A denial of treatment or drug coverage to an insured who paid their premiums, a taking of the equity in an asset sold due to a civil violation, an involved parent excluded from parental decisions by a bitter co-parent, an employee with good performance reviews terminated without severance.

Few would debate that these legal issues materially impact a person’s life. Resolving them is a fiscal or personal necessity. Yet, the World Justice Project estimates that there are 5 billion people worldwide saddled with such issues and unable to afford a lawyer.  This tremendous demand exists despite the pro bono hours contributed by lawyers through various charities.


Therefore, I am convinced that the legal industry needs an ALDI option. Yes, I’m talking about Aldi Supermarkets, the food industry’s solution to serving the masses. Wealthy people shop at epicurean markets and Whole Foods; the middle-class frequents traditional grocers such as Publix, Kroger, and Safeway; the working class have Walmart Superstores; and the truly destitute can access food banks.

Then, there’s ALDI. It’s even cheaper than Walmart, and although its target market is the poor, anyone can shop there. No inquiry is made into a shopper’s finances. All forms of payment are accepted including, but not limited to, “Food Stamps” or SNAP. The ALDI option therefore enables families to address their nutritional and budgetary concerns with dignity, not means-testing.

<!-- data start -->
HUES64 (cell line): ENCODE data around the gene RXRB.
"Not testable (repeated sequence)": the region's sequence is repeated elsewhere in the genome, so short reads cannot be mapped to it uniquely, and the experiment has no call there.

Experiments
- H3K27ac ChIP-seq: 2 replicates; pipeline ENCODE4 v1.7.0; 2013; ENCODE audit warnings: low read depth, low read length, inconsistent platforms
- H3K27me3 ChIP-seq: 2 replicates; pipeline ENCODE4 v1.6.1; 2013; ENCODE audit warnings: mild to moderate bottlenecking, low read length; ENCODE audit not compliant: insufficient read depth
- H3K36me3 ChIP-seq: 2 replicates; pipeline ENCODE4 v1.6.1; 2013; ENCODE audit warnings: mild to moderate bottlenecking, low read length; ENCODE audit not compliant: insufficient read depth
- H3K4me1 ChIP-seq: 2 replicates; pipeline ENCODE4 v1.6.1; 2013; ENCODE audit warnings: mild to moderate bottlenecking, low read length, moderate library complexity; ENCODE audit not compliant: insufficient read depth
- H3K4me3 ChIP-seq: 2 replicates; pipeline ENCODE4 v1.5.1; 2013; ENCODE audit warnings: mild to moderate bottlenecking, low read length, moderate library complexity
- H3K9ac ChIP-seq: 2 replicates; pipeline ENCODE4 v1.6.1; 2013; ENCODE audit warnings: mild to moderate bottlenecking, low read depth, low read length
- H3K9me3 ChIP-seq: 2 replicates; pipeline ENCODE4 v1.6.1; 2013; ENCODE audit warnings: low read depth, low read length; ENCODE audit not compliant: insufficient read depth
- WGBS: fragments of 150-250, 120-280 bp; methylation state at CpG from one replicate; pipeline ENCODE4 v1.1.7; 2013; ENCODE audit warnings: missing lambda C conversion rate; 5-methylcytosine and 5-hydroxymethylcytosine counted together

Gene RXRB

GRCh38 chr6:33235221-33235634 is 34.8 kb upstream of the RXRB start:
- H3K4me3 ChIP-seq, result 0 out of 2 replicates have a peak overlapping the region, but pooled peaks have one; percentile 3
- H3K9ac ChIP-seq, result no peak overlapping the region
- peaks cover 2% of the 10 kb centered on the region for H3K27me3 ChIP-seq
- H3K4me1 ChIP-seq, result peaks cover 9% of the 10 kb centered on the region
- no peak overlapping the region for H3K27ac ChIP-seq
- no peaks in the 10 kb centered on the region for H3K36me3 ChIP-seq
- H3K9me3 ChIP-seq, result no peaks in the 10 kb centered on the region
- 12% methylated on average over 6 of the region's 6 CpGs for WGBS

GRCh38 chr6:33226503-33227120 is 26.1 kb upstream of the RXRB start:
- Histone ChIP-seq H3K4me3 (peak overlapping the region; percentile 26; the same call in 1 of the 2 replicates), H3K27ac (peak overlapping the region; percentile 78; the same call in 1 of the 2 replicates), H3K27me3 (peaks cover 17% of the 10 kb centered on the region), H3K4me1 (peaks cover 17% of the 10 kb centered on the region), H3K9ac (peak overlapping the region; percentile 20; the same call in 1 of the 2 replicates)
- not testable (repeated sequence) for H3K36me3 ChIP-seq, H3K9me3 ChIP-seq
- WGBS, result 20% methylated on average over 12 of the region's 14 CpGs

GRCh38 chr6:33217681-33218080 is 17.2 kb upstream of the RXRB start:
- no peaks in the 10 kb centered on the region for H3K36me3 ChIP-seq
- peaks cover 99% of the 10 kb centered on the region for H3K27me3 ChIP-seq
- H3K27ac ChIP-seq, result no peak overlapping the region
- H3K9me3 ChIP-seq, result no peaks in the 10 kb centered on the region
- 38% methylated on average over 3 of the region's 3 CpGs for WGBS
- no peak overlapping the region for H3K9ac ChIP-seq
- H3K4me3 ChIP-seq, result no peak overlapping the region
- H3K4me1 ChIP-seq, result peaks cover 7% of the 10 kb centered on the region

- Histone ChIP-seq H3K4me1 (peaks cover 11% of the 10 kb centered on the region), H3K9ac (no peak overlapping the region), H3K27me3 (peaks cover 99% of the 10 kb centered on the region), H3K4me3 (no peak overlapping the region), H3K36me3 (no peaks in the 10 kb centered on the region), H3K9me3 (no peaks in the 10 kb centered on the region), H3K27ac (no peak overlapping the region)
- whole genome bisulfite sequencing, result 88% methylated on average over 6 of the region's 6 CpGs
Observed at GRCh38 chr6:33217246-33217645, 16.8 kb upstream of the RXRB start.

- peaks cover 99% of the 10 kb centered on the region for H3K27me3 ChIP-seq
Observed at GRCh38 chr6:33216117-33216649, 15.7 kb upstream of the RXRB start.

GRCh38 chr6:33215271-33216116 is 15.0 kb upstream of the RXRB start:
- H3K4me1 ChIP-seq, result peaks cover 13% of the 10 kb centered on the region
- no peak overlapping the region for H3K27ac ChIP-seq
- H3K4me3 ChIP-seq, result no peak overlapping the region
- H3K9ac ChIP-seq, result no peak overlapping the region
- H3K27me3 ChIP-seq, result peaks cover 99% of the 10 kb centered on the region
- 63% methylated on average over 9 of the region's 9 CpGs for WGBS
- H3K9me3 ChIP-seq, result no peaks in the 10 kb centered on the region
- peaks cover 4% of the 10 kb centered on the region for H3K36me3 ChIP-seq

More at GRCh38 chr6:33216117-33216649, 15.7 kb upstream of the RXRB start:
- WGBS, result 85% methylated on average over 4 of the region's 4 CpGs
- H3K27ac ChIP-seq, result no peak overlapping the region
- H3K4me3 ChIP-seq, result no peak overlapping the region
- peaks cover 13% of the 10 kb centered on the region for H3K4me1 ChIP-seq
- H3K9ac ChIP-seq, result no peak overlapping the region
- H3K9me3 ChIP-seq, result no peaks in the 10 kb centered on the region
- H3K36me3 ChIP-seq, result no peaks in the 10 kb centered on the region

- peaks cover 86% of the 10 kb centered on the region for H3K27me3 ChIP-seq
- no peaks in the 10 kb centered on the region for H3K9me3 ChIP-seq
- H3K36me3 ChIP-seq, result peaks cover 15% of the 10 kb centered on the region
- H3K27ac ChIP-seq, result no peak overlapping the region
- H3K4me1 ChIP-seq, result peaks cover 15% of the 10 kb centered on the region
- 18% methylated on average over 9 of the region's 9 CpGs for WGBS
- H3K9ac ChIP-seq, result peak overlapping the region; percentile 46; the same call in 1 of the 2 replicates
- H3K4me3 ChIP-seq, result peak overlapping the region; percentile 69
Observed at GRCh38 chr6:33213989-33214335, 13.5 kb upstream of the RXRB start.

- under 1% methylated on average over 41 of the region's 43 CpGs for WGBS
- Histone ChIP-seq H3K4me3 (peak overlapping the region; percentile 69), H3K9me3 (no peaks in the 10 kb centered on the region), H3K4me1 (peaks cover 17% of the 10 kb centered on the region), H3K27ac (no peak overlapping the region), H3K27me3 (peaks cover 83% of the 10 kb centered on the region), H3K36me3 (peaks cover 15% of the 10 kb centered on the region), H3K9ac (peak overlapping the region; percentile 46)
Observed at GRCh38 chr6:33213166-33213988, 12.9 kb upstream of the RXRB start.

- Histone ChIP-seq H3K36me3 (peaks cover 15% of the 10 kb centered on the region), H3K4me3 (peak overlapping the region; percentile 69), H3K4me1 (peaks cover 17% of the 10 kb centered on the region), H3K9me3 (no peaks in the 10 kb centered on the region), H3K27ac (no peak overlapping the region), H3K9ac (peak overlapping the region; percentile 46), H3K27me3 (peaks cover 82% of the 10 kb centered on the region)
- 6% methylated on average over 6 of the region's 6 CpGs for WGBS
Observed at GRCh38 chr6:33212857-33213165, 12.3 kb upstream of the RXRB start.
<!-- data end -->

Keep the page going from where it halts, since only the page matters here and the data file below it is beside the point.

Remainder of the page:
Legal services also are made available in a de facto tiered system. Big Law serves major enterprises and high net-worth individuals. Legal boutiques and mid-size firms serve smaller enterprises as well as larger ones that value (relatively) lower prices. Community legal firms target the middle class and sometimes charge as little as $300 an hour. Legal aid societies serve the truly destitute at no cost.

However, there’s no ALDI option for the working class or working poor who cannot afford $300 an hour and either do not qualify for or do not wish to access social programs. They should be able to procure legal services at affordable rates, no questions asked. The problem is: rack rates require large volume to attract attorneys, and the keys to a volume law practice are: (1) the profit motive and (2) use of technologies.

The Profit Motive